First guidance issued on application of dilution principle

China
The decision in Inner Mongolia Yi Li Industrial Group Corporation v Trademark Review and Adjudication Board represents the first consideration of dilution by a Chinese court since the issuance of the Supreme People’s Court's Interpretation on Several Issues Concerning the Application of the Law to the Trial of Cases in Civil Disputes over the Protection of Well-Known Trademarks, which came into force on May 1 2009.

Although Chinese courts have made reference to dilution in the past, a form of dilution has been formally recognized as being a part of Chinese trademark law only since the issuance of the Supreme People’s interpretation (for further details please see "Opinion on protection of well-known marks in civil disputes issued"). The Chinese concept of 'dilution' serves as a basis for refusing the registration of reproductions, imitations or translations of well-known trademarks.
  
The YILI mark (in Chinese characters), which is registered in China for over 1,000 dairy products (Class 29 of the Nice Classification), is  owned by Inner Mongolia Yi Li Industrial Group Corporation
 
In 2000 Wenzhou City Longwan Haicheng He Cheng Water Heating Store filed an application for the registration of the marks YILI and YILI in Chinese characters in Class 11, to be used in association with, among other things, “hydrants and bath fittings”.
 
Yi Li filed an opposition against Longwan’s application based on Article 13(2) of the Trademark Law of the People’s Republic of China. Article 13(2) provides that the owner of a registered well-known mark has the right to prevent the registration of a reproduction, imitation or translation of its mark for non-identical or dissimilar goods, if it “may mislead the public and cause injury to the interests of the owner of the famous trademark".
 
In January 2005 the Trademark Office allowed the registration of Longwan's YILI marks for goods in Class 11. According to the office, although YILI is a registered trademark and the use of YILI for dairy products can be considered as well known to the relevant public, Longwan's goods were sufficiently dissimilar to those of Yi Li. Therefore, there would be no confusion among consumers, and Article 13(2) did not apply. Yi Li's appeal to the Trademark Review and Adjudication Board (TRAB) was unsuccessful.
 
Yi Li appealed to the Beijing First Intermediate People’s Court, which overturned the decision of the TRAB in September 2009.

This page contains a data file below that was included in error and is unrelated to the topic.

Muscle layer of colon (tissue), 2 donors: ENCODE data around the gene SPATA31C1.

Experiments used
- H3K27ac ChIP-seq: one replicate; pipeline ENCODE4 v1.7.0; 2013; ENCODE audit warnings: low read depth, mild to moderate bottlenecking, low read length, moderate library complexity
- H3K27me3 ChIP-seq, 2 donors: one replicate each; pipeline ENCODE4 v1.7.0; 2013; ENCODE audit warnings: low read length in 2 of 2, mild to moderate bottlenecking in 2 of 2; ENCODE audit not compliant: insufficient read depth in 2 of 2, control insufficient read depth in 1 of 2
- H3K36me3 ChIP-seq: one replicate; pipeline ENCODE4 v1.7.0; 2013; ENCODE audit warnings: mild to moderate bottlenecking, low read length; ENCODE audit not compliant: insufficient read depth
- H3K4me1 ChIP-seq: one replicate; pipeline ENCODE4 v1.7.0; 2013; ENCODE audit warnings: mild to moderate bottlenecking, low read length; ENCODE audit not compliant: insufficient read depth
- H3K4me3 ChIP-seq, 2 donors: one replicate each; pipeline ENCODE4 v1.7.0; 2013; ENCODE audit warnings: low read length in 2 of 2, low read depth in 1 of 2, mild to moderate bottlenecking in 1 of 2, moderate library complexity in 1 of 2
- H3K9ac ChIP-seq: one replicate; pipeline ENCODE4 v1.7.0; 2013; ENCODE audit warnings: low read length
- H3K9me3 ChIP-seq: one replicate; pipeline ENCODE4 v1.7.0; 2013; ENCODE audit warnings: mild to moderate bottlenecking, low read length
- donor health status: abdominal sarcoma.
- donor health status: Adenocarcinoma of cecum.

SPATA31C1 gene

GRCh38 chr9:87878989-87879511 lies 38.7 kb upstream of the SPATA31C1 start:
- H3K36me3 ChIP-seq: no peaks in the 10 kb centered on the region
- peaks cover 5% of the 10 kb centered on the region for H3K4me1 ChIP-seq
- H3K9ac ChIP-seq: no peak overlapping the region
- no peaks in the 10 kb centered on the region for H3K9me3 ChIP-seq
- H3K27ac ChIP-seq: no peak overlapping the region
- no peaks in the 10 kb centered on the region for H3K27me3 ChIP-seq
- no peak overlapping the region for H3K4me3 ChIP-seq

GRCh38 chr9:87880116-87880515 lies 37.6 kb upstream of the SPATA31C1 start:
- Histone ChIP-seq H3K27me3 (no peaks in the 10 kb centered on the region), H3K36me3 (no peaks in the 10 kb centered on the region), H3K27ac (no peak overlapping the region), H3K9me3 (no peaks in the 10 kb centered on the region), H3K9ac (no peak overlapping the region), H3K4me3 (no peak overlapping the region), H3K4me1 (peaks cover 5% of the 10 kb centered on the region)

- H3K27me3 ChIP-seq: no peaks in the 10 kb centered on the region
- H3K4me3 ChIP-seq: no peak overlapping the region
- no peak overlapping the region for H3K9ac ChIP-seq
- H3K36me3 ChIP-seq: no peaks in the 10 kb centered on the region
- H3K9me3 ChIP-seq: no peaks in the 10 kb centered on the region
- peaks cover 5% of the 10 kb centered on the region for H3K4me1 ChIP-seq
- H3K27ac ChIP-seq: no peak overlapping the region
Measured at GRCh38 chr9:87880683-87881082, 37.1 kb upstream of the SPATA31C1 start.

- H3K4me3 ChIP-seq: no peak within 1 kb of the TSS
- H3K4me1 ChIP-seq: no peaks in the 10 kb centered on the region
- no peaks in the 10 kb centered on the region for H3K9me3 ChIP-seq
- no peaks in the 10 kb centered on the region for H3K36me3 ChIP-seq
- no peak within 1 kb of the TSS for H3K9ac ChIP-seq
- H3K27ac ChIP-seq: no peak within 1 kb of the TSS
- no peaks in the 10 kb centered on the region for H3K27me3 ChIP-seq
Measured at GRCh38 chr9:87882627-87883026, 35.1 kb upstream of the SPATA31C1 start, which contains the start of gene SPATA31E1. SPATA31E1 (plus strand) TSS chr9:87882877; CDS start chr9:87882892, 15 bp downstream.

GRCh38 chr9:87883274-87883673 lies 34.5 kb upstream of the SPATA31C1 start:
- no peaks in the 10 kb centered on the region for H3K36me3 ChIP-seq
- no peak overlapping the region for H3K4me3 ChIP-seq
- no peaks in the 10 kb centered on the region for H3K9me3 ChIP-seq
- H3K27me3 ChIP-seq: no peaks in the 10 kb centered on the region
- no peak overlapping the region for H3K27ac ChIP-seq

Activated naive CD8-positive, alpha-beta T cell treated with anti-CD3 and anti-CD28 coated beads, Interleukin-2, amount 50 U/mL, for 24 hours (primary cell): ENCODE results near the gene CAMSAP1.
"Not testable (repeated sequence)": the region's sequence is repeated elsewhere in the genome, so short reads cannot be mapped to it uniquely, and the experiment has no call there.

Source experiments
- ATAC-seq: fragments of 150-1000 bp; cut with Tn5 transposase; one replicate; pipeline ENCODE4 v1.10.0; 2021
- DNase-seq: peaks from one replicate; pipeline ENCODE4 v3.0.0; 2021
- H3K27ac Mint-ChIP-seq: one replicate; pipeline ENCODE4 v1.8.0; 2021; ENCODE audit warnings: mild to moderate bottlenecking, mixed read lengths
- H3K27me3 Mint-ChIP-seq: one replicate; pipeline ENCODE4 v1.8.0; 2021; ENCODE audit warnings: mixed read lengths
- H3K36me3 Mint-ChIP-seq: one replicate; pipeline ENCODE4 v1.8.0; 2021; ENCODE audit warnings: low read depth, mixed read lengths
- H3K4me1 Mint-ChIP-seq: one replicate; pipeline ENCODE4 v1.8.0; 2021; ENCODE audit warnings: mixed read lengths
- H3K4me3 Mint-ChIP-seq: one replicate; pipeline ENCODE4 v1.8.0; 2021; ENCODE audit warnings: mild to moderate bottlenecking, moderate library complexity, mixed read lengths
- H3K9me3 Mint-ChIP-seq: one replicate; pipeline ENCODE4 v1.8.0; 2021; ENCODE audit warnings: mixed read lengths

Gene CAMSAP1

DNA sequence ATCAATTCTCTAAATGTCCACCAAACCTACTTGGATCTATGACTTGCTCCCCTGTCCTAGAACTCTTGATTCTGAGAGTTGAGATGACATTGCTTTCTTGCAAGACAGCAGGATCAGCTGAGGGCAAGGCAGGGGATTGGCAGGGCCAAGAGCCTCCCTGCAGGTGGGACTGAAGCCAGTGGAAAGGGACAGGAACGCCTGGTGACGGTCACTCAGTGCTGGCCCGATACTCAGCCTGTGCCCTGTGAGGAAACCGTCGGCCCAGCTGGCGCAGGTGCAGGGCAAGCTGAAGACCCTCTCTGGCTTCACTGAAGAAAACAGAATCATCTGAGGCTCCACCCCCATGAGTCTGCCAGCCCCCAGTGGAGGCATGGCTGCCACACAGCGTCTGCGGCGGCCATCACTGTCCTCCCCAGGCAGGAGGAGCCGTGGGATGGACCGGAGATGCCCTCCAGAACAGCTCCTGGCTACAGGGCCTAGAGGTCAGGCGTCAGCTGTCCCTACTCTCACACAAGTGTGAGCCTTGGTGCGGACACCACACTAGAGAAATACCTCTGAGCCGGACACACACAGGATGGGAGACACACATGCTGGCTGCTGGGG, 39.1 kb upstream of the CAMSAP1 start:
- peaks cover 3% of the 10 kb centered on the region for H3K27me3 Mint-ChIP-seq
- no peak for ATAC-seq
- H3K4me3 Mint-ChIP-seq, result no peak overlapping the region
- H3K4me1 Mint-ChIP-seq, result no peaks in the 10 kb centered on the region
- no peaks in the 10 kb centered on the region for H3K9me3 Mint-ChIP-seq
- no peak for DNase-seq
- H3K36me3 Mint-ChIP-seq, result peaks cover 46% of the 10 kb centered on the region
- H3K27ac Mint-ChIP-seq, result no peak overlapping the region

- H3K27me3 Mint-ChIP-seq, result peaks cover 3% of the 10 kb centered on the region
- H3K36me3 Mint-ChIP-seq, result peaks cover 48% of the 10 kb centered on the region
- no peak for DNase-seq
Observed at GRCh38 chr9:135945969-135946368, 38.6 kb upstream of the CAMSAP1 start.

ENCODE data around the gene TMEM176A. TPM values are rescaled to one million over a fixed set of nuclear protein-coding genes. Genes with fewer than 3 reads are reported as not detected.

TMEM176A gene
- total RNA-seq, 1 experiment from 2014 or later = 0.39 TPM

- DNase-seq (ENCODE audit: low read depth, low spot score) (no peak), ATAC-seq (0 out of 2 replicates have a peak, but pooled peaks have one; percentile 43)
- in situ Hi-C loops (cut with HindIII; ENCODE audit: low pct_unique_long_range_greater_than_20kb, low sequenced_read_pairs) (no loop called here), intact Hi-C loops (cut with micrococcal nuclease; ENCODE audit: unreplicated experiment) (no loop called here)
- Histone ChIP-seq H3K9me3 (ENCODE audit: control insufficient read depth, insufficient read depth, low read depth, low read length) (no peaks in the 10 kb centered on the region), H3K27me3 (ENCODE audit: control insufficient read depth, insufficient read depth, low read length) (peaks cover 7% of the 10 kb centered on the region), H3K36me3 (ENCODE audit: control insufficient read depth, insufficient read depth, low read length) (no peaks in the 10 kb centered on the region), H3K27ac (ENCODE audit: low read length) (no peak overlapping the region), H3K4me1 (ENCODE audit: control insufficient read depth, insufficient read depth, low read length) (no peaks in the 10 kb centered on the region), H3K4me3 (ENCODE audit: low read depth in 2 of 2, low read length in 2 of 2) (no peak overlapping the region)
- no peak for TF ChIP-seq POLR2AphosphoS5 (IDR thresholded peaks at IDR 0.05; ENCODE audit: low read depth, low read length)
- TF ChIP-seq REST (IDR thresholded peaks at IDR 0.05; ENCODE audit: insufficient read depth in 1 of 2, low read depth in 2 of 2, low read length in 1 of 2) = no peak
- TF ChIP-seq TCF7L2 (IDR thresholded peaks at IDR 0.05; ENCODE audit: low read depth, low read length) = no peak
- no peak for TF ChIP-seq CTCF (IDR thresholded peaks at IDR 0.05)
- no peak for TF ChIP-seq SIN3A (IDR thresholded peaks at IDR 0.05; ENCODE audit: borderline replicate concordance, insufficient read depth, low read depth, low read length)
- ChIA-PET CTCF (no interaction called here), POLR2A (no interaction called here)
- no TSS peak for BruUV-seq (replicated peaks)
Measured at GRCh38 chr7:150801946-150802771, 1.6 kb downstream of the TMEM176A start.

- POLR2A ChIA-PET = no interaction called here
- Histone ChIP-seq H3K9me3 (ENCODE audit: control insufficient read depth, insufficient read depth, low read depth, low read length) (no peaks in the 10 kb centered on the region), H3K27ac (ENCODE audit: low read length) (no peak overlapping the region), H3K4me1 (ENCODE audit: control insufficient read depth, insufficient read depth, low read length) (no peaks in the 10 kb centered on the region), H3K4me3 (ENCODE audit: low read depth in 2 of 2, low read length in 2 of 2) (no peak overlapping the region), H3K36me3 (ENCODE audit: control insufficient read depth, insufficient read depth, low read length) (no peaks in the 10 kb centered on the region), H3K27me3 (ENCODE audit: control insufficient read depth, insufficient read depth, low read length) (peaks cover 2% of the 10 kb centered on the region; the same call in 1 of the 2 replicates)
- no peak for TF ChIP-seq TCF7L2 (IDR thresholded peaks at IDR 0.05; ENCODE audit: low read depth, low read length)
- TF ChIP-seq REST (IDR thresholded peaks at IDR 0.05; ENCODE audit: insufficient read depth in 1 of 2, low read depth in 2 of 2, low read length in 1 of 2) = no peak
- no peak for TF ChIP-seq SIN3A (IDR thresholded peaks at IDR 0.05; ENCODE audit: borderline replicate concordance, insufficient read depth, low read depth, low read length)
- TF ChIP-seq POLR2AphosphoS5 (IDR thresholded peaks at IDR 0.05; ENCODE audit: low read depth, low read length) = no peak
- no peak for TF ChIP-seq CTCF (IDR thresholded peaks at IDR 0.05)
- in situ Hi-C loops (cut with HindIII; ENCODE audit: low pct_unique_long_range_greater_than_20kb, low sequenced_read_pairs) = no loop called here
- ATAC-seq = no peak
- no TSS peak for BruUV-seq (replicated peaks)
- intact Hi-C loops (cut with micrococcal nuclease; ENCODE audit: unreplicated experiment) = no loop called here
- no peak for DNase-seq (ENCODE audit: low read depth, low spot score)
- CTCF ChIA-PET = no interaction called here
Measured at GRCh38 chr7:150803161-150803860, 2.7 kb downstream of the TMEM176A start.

According to the court, due to the notoriety and reputation of the YILI mark, it would be inevitable that consumers would associate Yi Li with any products bearing the YILI mark in Chinese characters.
 
The court also held that the use of the YILI mark by Longwan on “hygienic fittings” would:

  • dilute the distinctiveness of the well-known YILI mark; and
  • adversely affect the reputation of Yi Li’s goods by associating dairy products with goods considered as 'unclean'.
The court was also of the opinion that there were justifiable reasons to believe that Longwan’s use of the YILI mark took advantage of the reputation of Yi Li's mark in the marketplace.
 
For all of the above reasons, the court reversed the decision of the TRAB and rejected Longwan's application for the registration of the YILI mark. In December 2009 the Intermediate Court’s decision was upheld by the Beijing High People’s Court.
 
As the first Chinese case to consider dilution following the issuance of the Supreme People’s Court's interpretation, this case provides a number of interesting lessons.
 
First, the application of the dilution principle in China will apply to trademark applications and registrations that predate the issuance of the interpretation - as illustrated by the present case, in which the application at issue was filed in 2000.
 
Second, although both the TRAB and the courts agreed that the YILI mark was well known with regard to dairy products, they differed on how the well-known status of the mark was to be considered within the context of dilution. The TRAB appeared to be of the view that there must be an element of confusion prior to the consideration of dilution, while the Beijing courts seemed to focus on the test set out in the Supreme People’s Court's interpretation.
 
Article 9(2) of the interpretation provides as follows:
 
Where [the reproduction, imitation or translation of the well-known mark] is sufficient to make the relevant public believe that there is a certain connection between the trademark against which the lawsuit is lodged and the famous trademark, and, as a result, the distinctiveness of the famous trademark is diluted, and the market reputation of the famous trademark is degraded or the reputation of the famous trademark is improperly utilized, this would fall within the circumstances set forth in Article 13(2) of the Trademark Law [...].”  
 
Therefore, it may not be necessary to provide evidence of confusion when claiming that the registration and use of a trademark dilutes the distinctiveness of a well-known mark.
 
Finally, evidence of dilution of a well-known mark by itself is insufficient to prevent the registration of a trademark. The courts - and, consequently, the Trademark Office and the TRAB - will look to the other requirements listed under Article 9(2) of the interpretation before refusing an application.

George Chan, Rouse, Beijing

Unlock unlimited access to all WTR content